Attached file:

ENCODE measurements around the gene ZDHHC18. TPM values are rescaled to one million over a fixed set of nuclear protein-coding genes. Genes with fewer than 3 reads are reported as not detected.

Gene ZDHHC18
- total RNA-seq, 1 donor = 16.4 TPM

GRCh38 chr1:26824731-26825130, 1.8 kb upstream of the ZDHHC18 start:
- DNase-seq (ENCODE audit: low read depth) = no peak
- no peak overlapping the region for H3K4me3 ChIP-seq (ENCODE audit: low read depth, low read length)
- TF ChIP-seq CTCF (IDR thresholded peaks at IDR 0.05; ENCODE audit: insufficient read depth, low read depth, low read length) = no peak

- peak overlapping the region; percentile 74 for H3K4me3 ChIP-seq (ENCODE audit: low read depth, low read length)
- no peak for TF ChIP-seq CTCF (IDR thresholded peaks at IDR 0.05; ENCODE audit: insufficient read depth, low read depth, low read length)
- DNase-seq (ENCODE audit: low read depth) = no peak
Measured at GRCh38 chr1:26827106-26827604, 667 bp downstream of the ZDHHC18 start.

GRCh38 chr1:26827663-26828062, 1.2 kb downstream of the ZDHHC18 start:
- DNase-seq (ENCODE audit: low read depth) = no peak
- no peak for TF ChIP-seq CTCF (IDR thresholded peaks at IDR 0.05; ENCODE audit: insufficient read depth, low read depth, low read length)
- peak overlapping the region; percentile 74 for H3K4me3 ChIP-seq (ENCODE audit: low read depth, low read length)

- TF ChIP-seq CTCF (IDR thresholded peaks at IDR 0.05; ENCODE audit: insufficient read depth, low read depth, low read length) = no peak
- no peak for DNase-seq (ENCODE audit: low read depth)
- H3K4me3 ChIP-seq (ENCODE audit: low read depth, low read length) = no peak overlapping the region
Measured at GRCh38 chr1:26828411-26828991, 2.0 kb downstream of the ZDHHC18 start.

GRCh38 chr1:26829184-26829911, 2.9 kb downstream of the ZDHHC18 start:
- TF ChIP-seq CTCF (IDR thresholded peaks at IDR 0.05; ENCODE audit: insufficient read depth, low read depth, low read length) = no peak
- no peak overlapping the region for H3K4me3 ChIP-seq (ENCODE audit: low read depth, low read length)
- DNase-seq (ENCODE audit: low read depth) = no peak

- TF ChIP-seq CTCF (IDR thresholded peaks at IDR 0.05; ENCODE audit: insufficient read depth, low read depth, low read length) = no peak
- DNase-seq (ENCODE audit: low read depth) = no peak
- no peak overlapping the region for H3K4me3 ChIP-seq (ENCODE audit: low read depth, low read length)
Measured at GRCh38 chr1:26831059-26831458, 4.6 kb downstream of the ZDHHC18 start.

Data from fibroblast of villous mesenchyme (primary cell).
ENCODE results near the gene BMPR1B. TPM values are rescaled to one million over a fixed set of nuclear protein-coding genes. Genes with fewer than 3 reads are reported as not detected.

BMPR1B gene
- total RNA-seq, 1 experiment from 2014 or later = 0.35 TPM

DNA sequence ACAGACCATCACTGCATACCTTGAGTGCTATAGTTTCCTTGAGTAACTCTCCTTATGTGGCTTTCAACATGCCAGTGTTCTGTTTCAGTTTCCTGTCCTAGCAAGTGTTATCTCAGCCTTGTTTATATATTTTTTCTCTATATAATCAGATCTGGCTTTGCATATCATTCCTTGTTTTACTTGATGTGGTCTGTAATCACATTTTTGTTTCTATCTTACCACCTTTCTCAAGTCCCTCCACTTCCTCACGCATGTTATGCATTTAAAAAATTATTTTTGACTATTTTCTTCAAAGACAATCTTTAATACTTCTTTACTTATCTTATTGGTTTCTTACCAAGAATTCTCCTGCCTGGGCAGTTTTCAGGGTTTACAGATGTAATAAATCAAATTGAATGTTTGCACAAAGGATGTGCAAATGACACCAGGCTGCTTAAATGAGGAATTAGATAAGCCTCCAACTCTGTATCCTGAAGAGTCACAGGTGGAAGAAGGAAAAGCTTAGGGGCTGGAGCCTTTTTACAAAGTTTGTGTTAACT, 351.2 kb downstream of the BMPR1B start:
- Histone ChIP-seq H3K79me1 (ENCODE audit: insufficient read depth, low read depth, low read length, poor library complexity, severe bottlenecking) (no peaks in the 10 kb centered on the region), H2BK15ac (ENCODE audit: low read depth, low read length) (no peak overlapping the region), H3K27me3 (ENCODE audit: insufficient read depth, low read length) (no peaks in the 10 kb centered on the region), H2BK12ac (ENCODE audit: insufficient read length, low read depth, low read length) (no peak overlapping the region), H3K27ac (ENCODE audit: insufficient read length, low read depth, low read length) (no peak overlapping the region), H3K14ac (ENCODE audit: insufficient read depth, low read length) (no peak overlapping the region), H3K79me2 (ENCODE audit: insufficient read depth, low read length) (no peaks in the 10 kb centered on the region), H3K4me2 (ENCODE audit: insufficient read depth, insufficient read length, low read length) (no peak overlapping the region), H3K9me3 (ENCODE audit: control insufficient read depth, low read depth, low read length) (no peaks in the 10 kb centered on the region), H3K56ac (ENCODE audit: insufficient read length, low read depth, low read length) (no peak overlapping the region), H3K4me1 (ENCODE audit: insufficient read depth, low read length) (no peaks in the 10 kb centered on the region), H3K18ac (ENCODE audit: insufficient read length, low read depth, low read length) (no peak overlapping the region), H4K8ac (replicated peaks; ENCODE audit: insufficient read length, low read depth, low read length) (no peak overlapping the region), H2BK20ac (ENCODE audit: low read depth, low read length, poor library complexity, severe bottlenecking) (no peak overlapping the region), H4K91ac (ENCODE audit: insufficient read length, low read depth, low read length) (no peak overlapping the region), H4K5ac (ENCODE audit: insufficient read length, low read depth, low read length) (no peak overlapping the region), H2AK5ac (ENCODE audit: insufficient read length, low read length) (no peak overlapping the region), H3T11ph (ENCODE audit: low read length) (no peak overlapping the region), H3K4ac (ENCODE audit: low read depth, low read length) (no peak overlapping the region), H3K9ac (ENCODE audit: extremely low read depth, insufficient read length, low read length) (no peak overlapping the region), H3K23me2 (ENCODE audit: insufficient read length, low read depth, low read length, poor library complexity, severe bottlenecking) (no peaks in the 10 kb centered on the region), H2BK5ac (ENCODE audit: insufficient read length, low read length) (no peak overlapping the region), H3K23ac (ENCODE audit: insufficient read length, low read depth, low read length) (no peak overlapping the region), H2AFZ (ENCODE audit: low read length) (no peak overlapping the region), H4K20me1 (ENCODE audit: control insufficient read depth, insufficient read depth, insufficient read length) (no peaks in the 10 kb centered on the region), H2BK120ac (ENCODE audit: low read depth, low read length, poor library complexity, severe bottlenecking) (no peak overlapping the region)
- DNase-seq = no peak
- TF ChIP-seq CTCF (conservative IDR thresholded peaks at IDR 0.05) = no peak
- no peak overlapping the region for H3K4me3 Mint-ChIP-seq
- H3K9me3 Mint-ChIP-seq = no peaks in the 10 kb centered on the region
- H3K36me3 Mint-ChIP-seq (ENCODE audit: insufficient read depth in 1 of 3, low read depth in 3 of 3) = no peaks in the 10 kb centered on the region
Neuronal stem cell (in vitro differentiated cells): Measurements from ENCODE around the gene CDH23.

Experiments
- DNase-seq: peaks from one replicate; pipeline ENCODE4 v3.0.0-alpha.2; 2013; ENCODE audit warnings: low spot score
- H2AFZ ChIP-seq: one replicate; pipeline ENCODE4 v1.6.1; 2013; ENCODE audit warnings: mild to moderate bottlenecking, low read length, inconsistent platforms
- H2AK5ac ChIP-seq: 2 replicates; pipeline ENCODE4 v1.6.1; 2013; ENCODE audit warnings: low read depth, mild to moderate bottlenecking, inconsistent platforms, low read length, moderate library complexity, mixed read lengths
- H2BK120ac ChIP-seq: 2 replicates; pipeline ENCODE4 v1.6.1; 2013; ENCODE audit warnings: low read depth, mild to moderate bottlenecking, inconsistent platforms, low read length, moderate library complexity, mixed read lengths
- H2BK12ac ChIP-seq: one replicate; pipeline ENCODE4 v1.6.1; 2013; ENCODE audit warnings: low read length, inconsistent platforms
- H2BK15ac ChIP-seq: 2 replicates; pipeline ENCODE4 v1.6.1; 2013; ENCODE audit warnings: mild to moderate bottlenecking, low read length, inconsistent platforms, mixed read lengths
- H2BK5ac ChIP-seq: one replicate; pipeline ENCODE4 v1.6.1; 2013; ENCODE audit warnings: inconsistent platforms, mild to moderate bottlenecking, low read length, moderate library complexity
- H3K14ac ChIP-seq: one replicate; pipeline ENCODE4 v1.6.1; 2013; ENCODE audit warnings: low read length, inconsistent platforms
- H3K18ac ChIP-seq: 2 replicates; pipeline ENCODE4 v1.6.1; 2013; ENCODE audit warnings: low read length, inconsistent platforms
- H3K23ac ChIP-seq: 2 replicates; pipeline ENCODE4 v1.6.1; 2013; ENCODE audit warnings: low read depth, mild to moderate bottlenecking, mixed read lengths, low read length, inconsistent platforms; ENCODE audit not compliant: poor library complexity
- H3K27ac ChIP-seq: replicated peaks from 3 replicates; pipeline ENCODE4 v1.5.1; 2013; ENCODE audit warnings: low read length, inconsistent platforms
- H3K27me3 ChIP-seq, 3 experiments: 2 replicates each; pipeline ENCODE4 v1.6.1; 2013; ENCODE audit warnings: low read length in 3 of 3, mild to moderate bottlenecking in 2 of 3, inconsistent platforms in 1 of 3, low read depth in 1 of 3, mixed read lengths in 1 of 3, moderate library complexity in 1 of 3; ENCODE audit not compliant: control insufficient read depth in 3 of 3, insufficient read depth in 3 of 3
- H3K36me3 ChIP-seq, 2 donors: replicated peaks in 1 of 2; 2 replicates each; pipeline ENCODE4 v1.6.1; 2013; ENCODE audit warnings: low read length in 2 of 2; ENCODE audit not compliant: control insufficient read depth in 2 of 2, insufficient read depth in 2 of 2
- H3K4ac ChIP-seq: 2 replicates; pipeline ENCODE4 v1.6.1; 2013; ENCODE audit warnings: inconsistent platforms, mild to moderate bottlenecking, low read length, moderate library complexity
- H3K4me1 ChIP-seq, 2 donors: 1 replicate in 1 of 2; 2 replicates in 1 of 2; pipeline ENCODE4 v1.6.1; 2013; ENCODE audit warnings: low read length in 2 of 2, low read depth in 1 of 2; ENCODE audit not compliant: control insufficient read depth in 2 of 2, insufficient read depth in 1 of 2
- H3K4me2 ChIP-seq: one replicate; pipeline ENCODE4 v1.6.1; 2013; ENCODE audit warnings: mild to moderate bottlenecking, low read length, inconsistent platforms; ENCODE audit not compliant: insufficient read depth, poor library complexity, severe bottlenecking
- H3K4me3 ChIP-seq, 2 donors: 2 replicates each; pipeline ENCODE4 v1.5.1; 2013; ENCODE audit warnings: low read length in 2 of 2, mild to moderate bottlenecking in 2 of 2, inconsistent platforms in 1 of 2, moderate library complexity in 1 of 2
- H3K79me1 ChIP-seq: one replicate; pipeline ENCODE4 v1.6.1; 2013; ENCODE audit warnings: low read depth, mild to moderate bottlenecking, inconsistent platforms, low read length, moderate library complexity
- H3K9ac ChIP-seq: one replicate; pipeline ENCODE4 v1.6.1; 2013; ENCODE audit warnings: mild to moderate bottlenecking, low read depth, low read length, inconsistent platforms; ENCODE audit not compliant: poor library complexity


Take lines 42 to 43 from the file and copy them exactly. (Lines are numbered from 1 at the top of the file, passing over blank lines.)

- H2AFZ ChIP-seq: one replicate; pipeline ENCODE4 v1.6.1; 2013; ENCODE audit warnings: mild to moderate bottlenecking, low read length, inconsistent platforms
- H2AK5ac ChIP-seq: 2 replicates; pipeline ENCODE4 v1.6.1; 2013; ENCODE audit warnings: low read depth, mild to moderate bottlenecking, inconsistent platforms, low read length, moderate library complexity, mixed read lengths